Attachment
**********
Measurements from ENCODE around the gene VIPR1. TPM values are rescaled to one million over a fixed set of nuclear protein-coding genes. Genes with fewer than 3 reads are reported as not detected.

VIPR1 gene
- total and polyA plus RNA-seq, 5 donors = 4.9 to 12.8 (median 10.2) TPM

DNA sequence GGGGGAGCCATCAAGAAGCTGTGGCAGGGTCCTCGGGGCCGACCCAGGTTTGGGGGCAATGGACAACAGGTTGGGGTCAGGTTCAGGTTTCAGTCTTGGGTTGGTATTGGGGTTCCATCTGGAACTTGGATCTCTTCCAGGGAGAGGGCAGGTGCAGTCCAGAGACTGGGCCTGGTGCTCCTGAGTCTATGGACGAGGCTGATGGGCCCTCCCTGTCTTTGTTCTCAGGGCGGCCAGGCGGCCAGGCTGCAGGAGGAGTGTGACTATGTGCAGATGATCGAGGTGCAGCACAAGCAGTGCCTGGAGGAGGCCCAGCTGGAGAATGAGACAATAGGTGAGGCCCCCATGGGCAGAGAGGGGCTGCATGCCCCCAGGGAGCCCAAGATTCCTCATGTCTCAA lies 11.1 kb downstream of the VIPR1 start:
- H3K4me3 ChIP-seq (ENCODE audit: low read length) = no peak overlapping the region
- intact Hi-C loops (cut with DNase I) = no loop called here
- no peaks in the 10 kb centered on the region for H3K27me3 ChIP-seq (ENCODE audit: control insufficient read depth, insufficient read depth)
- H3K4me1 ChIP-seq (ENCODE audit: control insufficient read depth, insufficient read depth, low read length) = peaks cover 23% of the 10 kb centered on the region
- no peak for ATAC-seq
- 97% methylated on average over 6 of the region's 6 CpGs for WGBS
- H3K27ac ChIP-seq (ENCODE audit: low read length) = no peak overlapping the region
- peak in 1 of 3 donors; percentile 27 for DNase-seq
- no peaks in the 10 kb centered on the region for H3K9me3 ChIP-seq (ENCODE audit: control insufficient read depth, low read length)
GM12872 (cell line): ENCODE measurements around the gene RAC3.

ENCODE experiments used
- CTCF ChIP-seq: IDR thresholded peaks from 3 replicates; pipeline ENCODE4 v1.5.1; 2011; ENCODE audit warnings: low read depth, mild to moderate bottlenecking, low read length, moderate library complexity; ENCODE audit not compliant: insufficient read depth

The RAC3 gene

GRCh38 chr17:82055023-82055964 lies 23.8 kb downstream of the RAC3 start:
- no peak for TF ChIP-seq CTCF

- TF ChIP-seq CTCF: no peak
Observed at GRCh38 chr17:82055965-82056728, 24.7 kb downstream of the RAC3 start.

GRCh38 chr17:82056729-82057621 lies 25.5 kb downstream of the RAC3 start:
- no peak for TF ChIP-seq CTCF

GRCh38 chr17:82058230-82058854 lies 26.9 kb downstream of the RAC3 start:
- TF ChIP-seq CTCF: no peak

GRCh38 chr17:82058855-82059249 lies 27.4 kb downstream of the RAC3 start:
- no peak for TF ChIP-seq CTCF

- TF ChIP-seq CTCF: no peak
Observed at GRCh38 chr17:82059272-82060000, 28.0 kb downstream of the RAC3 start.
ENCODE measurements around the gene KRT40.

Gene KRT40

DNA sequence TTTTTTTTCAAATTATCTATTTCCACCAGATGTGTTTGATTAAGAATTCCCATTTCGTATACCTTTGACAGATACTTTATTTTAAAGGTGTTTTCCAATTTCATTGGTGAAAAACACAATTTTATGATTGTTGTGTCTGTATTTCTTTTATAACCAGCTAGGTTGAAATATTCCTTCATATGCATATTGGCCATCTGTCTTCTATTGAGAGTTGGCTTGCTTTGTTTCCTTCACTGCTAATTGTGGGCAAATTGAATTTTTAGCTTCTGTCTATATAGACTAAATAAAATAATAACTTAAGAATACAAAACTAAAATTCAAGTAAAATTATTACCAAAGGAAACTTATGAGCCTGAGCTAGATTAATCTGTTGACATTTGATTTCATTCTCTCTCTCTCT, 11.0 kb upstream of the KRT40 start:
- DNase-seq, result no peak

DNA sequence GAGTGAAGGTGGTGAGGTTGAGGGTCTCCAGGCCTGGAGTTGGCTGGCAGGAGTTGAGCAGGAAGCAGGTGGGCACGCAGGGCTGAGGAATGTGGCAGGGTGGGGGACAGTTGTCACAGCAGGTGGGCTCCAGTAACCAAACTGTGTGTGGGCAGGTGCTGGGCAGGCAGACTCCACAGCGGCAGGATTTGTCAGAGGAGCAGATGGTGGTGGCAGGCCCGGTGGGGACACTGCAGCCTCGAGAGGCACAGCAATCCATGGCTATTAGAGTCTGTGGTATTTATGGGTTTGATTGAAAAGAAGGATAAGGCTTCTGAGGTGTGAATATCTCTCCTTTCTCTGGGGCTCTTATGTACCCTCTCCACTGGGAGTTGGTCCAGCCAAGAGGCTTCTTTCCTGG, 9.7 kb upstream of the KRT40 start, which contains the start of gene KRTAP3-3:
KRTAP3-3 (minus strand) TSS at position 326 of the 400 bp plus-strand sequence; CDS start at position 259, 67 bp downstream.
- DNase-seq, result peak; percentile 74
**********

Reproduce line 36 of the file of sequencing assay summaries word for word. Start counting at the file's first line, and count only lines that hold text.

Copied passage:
- DNase-seq, result peak; percentile 74